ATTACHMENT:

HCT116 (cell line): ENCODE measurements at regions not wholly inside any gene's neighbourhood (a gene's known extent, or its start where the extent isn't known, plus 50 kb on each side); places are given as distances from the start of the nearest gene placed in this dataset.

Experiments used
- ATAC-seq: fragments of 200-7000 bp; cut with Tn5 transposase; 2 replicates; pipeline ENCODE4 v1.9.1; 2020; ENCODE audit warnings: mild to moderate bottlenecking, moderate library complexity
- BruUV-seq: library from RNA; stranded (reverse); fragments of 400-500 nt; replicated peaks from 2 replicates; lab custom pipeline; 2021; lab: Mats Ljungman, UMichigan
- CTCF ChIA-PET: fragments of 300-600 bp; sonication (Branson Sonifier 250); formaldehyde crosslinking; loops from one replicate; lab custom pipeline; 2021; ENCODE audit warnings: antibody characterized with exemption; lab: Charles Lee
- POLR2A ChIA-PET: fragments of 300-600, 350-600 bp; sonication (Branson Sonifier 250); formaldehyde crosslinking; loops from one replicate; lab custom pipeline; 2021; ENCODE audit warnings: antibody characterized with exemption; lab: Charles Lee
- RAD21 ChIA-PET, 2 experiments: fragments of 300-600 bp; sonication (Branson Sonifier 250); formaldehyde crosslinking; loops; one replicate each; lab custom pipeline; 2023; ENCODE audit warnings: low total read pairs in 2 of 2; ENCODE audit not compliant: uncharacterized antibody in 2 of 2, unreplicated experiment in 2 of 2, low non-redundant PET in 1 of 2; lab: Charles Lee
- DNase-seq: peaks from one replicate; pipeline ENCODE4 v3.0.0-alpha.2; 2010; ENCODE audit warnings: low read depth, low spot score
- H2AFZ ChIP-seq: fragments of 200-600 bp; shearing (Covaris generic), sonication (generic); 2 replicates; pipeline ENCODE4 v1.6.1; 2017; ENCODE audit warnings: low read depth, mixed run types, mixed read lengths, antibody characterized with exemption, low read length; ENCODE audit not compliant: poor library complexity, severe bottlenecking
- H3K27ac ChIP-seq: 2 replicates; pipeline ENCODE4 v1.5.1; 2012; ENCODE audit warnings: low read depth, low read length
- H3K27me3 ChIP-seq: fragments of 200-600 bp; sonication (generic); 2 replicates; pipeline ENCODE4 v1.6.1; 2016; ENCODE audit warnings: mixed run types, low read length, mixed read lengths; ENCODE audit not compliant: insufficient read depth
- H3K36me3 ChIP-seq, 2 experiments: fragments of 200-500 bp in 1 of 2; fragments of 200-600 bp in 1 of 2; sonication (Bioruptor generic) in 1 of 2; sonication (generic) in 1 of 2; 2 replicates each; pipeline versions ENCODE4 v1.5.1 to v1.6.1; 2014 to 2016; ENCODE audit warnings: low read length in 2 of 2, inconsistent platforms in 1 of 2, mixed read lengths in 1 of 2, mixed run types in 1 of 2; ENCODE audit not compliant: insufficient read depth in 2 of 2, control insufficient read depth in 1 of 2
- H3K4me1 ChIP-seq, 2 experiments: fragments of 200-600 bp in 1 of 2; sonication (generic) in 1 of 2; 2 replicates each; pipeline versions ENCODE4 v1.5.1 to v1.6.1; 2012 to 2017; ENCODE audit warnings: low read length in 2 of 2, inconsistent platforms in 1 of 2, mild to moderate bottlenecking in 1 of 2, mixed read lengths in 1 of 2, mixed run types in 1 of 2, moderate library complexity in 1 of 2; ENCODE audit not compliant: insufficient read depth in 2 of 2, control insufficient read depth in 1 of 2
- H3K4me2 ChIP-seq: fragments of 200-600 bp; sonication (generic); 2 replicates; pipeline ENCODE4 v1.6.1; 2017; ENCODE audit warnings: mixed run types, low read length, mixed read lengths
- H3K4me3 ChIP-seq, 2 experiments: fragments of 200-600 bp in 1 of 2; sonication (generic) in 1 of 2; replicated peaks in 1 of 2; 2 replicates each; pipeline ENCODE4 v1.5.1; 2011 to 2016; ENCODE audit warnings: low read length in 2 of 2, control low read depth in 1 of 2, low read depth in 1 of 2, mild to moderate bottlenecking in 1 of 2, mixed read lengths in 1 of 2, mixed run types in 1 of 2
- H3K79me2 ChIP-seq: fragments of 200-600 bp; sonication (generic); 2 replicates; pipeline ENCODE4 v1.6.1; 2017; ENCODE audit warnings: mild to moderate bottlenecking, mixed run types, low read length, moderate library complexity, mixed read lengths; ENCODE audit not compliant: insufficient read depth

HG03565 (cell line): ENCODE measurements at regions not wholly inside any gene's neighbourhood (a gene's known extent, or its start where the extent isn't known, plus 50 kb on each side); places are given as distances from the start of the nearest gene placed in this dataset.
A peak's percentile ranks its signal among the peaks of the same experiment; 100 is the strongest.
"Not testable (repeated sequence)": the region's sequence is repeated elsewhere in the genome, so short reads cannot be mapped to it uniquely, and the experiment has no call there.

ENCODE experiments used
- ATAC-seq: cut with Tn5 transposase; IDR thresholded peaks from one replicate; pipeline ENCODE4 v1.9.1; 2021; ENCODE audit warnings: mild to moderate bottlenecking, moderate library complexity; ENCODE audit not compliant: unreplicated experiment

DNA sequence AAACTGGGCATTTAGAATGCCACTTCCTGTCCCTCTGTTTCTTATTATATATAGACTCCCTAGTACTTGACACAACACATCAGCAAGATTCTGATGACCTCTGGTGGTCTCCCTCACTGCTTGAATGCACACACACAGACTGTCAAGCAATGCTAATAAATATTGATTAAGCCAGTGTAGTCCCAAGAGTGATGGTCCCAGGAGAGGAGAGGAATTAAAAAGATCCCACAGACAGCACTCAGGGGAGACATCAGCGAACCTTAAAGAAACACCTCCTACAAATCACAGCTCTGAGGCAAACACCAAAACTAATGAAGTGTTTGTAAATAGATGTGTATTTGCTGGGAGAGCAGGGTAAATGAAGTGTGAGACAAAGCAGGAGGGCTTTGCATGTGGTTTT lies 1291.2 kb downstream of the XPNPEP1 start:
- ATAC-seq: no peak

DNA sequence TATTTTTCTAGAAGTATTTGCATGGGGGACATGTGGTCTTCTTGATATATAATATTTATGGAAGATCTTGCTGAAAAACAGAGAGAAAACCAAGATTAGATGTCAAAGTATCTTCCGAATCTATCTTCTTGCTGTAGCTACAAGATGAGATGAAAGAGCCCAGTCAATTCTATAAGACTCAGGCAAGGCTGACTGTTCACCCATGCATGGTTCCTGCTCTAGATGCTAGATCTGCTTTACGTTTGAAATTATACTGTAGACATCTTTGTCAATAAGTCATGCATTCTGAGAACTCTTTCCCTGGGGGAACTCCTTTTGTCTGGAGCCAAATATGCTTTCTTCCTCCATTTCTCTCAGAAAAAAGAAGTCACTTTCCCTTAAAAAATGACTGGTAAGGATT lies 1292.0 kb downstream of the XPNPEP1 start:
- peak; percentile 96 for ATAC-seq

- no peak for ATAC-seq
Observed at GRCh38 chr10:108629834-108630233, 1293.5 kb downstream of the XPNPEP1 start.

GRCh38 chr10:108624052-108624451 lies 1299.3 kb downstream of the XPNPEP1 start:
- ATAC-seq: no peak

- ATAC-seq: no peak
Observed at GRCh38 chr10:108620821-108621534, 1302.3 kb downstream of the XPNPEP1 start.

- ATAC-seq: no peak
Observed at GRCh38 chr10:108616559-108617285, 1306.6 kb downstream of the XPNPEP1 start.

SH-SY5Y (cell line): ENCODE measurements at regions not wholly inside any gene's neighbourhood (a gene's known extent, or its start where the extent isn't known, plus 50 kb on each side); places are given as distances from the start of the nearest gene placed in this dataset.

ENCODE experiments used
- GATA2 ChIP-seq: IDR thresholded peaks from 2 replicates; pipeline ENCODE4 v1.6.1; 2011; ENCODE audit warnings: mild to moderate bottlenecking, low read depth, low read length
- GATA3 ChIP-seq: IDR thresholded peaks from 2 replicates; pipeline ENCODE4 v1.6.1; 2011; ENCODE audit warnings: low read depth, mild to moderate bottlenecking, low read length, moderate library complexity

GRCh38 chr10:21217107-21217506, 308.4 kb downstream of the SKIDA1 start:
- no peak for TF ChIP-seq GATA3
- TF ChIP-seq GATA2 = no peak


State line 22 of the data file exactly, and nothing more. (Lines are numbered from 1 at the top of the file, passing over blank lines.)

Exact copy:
DNA sequence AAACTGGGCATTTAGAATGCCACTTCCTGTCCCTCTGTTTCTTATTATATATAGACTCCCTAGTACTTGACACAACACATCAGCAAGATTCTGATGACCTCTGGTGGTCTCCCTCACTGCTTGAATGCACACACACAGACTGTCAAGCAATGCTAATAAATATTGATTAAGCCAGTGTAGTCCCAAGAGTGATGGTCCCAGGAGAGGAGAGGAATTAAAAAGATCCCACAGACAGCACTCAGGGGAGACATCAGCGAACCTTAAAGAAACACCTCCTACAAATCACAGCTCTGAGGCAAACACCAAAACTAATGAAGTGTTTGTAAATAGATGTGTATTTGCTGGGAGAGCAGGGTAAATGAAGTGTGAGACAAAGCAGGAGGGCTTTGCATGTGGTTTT lies 1291.2 kb downstream of the XPNPEP1 start: